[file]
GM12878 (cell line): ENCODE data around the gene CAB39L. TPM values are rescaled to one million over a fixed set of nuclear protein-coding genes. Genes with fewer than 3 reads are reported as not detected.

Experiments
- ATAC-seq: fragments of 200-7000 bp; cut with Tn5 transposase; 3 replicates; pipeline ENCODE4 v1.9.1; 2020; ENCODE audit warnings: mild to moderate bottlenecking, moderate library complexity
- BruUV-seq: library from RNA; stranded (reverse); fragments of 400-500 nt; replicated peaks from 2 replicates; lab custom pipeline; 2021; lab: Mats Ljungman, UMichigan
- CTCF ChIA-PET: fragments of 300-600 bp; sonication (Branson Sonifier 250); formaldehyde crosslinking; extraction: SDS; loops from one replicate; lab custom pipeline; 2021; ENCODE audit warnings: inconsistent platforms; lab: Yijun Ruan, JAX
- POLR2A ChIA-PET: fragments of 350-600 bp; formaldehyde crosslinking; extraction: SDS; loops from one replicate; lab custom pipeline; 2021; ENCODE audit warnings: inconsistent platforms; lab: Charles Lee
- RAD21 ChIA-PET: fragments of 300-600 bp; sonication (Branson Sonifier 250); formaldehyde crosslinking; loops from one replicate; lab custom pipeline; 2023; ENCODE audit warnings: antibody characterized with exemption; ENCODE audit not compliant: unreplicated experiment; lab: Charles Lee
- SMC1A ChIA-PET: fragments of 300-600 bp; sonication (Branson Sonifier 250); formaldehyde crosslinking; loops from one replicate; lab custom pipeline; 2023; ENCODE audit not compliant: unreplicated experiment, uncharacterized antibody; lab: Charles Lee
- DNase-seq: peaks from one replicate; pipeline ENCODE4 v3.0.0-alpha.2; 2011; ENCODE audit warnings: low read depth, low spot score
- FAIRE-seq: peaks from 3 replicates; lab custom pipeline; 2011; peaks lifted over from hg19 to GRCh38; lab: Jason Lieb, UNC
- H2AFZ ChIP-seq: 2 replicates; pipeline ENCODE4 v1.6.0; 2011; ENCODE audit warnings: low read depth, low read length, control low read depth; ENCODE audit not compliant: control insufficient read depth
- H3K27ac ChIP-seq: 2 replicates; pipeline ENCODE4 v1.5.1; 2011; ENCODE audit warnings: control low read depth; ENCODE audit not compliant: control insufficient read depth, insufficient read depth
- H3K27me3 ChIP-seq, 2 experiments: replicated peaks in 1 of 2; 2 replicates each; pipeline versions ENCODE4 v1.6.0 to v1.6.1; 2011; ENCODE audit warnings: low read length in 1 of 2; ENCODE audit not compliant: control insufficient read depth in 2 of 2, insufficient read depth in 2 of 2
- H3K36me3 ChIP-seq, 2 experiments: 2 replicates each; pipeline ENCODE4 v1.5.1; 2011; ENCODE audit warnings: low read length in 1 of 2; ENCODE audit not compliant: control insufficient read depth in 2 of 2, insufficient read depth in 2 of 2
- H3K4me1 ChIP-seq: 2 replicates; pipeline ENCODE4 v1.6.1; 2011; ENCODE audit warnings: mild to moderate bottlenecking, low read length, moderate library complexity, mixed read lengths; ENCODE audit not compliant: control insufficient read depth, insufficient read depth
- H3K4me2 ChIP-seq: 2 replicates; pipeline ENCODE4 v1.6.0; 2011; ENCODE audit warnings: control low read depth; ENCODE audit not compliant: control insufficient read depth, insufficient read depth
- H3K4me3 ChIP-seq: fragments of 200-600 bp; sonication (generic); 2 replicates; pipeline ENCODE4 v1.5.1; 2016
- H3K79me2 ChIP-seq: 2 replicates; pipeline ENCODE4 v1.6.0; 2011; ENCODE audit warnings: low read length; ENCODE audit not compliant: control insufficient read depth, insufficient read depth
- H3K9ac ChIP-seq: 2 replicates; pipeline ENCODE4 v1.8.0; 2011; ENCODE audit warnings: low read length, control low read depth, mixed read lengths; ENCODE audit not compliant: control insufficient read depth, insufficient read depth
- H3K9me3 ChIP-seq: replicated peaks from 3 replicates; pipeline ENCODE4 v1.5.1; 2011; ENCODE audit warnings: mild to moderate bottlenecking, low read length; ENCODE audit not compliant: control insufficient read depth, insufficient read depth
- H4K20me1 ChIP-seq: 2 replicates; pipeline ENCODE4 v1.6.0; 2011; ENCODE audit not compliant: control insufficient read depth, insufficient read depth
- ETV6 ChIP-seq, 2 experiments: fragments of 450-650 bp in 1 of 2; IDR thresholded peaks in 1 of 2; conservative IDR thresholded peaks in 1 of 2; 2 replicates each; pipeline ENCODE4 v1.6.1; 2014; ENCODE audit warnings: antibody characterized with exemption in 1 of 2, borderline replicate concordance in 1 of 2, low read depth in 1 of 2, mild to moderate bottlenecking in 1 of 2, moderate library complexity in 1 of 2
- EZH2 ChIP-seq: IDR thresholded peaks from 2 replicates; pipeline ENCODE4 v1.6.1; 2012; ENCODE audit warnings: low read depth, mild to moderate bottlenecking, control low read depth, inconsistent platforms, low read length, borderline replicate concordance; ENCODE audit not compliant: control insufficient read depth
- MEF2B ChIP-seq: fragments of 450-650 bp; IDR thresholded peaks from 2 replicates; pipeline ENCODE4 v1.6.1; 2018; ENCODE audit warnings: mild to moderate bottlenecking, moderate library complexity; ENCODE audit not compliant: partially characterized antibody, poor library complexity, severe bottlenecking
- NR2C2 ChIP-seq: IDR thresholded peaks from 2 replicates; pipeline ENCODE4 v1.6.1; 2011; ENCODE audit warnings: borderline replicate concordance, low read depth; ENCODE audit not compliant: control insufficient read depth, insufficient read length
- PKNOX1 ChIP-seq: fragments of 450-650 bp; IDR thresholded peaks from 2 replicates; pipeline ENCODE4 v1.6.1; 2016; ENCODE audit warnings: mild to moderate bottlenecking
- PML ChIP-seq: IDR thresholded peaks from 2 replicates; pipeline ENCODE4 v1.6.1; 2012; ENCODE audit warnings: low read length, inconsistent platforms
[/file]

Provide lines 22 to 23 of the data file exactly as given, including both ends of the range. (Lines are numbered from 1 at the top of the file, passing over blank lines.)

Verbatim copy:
- ETV6 ChIP-seq, 2 experiments: fragments of 450-650 bp in 1 of 2; IDR thresholded peaks in 1 of 2; conservative IDR thresholded peaks in 1 of 2; 2 replicates each; pipeline ENCODE4 v1.6.1; 2014; ENCODE audit warnings: antibody characterized with exemption in 1 of 2, borderline replicate concordance in 1 of 2, low read depth in 1 of 2, mild to moderate bottlenecking in 1 of 2, moderate library complexity in 1 of 2
- EZH2 ChIP-seq: IDR thresholded peaks from 2 replicates; pipeline ENCODE4 v1.6.1; 2012; ENCODE audit warnings: low read depth, mild to moderate bottlenecking, control low read depth, inconsistent platforms, low read length, borderline replicate concordance; ENCODE audit not compliant: control insufficient read depth